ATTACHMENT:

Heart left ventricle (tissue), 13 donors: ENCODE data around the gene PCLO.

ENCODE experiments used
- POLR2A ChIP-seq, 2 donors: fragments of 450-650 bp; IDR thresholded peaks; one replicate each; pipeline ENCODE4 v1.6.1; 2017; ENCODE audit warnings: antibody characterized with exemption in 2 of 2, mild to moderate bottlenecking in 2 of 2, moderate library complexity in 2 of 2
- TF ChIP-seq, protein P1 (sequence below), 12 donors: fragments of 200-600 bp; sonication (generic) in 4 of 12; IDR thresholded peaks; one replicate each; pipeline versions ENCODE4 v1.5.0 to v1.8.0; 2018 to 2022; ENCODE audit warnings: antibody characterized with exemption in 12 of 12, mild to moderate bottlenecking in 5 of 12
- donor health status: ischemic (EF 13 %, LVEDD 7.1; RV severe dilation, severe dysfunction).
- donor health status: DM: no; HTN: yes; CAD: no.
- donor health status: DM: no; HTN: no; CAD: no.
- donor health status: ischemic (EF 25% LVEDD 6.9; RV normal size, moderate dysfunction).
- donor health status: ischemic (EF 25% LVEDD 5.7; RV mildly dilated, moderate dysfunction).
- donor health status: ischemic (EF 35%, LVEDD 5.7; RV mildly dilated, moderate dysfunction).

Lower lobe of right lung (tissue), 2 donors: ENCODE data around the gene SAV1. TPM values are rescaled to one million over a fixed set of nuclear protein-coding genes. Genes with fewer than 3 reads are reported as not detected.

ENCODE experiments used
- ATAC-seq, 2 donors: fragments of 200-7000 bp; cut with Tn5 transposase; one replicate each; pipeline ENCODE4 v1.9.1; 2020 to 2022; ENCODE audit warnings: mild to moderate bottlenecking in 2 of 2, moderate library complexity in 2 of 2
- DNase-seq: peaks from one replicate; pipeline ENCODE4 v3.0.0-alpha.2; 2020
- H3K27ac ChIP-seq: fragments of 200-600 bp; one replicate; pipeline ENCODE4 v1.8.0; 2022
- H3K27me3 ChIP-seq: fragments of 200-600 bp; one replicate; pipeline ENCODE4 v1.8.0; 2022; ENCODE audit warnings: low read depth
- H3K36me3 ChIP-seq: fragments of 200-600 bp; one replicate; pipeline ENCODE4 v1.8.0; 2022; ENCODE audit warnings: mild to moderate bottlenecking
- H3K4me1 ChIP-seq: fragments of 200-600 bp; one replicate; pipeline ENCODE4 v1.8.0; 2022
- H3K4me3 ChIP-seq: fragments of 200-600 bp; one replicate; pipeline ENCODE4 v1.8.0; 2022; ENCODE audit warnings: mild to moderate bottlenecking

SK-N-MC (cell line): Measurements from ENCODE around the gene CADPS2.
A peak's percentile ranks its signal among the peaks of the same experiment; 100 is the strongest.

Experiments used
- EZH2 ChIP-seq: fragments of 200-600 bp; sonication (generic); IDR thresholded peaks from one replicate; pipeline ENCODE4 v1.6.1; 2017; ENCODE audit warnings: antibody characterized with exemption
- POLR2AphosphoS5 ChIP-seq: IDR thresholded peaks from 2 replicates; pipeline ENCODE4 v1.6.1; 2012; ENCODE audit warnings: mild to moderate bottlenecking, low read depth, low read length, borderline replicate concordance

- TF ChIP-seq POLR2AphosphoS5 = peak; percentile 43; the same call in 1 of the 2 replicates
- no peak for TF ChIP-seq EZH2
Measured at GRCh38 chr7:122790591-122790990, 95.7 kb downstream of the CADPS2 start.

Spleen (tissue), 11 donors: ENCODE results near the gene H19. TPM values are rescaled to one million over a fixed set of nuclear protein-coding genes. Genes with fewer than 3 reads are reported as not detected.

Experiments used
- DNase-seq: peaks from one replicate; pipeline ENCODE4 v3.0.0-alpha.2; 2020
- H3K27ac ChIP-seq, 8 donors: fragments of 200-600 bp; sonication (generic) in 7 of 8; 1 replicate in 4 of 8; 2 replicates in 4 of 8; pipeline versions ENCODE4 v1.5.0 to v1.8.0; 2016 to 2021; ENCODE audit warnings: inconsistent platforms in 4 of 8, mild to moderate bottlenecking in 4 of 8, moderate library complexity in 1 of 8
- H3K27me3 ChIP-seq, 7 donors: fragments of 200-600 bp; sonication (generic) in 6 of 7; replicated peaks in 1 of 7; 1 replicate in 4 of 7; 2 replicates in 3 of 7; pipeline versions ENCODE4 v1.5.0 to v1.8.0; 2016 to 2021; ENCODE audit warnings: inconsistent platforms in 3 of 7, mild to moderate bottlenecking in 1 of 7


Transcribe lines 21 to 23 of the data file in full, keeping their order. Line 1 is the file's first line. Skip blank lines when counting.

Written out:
A peak's percentile ranks its signal among the peaks of the same experiment; 100 is the strongest.

Experiments used
- EZH2 ChIP-seq: fragments of 200-600 bp; sonication (generic); IDR thresholded peaks from one replicate; pipeline ENCODE4 v1.6.1; 2017; ENCODE audit warnings: antibody characterized with exemption